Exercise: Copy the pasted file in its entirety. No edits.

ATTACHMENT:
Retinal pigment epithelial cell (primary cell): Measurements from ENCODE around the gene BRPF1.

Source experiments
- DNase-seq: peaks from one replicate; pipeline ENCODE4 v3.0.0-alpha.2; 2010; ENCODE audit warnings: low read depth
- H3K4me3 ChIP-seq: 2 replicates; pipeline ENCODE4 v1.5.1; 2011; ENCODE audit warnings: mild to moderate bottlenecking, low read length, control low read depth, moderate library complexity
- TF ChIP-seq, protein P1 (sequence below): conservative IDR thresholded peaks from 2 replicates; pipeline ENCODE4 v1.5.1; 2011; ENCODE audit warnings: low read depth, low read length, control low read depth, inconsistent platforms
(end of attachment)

Retinal pigment epithelial cell (primary cell): Measurements from ENCODE around the gene BRPF1.

Source experiments
- DNase-seq: peaks from one replicate; pipeline ENCODE4 v3.0.0-alpha.2; 2010; ENCODE audit warnings: low read depth
- H3K4me3 ChIP-seq: 2 replicates; pipeline ENCODE4 v1.5.1; 2011; ENCODE audit warnings: mild to moderate bottlenecking, low read length, control low read depth, moderate library complexity
- TF ChIP-seq, protein P1 (sequence below): conservative IDR thresholded peaks from 2 replicates; pipeline ENCODE4 v1.5.1; 2011; ENCODE audit warnings: low read depth, low read length, control low read depth, inconsistent platforms